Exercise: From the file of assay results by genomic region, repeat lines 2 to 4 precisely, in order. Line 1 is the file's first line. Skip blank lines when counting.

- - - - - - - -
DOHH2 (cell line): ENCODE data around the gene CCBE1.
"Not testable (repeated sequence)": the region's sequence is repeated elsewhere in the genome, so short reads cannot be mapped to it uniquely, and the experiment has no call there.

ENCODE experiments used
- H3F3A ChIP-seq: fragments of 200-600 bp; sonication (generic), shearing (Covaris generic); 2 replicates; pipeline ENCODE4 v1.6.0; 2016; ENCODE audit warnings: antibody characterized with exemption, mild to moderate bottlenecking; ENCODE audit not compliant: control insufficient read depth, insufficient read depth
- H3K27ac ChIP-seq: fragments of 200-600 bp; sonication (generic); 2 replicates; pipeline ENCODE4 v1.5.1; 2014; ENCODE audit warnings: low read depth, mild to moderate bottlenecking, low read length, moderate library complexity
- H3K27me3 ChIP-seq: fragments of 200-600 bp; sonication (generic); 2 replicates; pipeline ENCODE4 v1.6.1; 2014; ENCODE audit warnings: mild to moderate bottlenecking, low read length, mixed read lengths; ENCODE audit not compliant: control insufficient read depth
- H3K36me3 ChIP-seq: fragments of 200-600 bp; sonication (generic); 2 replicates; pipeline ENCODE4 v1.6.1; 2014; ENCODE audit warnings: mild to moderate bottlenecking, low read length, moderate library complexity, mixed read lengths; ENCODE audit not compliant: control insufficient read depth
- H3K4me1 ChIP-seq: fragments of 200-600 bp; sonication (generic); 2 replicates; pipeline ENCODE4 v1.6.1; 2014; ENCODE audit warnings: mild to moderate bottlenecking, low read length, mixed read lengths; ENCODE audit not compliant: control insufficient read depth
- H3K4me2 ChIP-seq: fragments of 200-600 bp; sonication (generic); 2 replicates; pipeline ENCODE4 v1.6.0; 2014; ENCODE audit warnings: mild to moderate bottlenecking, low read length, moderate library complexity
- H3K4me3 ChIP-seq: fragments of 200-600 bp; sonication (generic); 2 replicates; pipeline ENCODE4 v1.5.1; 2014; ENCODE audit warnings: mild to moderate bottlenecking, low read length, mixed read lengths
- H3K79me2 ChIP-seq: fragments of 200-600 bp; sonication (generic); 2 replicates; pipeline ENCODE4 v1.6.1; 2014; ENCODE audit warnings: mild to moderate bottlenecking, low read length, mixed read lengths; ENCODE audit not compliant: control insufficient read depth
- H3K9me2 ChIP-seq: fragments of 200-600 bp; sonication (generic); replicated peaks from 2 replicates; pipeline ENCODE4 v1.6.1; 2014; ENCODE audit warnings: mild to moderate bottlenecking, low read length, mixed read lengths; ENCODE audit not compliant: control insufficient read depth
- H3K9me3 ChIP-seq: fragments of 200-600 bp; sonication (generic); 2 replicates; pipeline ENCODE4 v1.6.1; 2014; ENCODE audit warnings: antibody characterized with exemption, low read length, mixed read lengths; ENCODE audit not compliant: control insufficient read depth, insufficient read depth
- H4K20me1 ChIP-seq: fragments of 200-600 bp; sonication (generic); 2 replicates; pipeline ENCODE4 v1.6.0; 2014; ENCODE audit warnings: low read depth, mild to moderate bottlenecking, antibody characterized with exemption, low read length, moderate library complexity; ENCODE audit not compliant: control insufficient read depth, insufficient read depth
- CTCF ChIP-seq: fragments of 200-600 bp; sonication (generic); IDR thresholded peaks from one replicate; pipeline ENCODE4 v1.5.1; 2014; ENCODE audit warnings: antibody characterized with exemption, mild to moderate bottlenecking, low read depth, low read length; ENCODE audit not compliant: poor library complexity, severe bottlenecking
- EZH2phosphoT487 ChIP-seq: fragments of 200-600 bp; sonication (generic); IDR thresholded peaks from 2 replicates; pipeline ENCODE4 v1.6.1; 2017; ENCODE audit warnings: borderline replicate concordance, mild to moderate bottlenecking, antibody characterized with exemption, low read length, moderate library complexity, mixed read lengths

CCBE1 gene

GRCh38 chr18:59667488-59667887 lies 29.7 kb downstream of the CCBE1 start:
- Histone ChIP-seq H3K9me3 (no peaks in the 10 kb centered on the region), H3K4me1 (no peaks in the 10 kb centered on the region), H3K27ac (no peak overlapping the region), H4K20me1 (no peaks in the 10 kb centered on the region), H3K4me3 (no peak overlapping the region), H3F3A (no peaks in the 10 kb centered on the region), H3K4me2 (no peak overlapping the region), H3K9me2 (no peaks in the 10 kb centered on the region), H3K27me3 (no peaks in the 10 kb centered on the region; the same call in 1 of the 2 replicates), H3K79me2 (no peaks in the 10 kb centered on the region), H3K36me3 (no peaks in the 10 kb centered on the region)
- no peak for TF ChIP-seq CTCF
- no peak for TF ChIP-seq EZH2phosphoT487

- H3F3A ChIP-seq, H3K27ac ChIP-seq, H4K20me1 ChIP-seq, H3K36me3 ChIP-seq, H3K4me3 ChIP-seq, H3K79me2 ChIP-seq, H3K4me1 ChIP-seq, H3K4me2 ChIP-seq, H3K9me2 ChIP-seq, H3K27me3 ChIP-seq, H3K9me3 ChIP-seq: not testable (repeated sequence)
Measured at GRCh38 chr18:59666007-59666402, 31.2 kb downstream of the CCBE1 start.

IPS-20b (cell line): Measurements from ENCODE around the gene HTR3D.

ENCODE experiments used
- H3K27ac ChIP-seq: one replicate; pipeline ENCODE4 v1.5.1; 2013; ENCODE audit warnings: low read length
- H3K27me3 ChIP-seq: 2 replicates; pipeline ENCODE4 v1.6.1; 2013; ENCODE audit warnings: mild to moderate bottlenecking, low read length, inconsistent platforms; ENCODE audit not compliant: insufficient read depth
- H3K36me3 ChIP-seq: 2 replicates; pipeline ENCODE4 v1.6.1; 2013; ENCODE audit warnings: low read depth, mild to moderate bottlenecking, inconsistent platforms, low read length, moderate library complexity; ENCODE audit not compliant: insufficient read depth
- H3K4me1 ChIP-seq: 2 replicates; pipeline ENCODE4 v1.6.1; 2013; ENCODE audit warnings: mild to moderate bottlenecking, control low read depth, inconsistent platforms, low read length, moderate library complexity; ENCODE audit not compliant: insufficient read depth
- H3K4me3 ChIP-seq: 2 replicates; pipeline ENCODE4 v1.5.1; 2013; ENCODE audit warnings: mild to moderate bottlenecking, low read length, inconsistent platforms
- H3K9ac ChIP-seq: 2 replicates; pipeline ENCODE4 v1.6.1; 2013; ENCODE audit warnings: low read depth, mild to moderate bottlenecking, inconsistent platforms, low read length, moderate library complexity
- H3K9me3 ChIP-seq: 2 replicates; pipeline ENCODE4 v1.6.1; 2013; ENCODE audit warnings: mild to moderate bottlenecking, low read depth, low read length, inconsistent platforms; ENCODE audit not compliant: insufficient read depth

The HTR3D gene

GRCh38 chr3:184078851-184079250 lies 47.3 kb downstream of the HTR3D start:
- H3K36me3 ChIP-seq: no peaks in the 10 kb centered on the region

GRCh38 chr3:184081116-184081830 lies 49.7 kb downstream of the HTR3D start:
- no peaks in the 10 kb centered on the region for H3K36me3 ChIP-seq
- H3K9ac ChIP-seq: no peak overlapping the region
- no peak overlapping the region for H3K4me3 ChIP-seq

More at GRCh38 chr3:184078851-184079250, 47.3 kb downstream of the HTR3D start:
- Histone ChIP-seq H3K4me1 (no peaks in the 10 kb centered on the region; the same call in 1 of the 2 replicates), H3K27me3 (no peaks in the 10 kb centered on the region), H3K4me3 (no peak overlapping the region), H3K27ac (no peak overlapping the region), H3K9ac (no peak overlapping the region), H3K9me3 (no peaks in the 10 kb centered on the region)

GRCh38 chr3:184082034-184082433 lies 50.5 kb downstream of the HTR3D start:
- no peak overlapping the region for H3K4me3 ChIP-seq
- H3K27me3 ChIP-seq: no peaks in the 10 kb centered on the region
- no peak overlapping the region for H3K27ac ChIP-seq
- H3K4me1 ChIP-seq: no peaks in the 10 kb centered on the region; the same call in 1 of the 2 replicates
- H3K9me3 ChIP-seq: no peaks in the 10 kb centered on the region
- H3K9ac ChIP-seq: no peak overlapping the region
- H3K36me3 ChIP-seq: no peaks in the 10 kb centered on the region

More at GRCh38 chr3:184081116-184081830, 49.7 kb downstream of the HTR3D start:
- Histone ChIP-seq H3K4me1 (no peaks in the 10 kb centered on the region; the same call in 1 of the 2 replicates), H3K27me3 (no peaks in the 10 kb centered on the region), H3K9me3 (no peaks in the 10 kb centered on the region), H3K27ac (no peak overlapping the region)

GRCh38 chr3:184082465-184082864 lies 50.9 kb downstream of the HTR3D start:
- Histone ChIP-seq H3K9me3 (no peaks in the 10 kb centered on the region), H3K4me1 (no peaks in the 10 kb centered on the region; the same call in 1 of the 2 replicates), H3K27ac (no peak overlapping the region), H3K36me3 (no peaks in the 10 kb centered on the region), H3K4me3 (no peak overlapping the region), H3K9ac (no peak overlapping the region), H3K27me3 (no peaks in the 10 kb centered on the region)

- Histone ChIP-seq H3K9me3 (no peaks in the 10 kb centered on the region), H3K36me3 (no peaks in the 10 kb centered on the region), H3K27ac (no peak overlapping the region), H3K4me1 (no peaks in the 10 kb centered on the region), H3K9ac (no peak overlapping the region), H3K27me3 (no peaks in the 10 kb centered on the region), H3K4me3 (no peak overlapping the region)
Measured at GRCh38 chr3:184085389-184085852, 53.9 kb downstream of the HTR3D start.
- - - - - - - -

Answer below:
"Not testable (repeated sequence)": the region's sequence is repeated elsewhere in the genome, so short reads cannot be mapped to it uniquely, and the experiment has no call there.

ENCODE experiments used
- H3F3A ChIP-seq: fragments of 200-600 bp; sonication (generic), shearing (Covaris generic); 2 replicates; pipeline ENCODE4 v1.6.0; 2016; ENCODE audit warnings: antibody characterized with exemption, mild to moderate bottlenecking; ENCODE audit not compliant: control insufficient read depth, insufficient read depth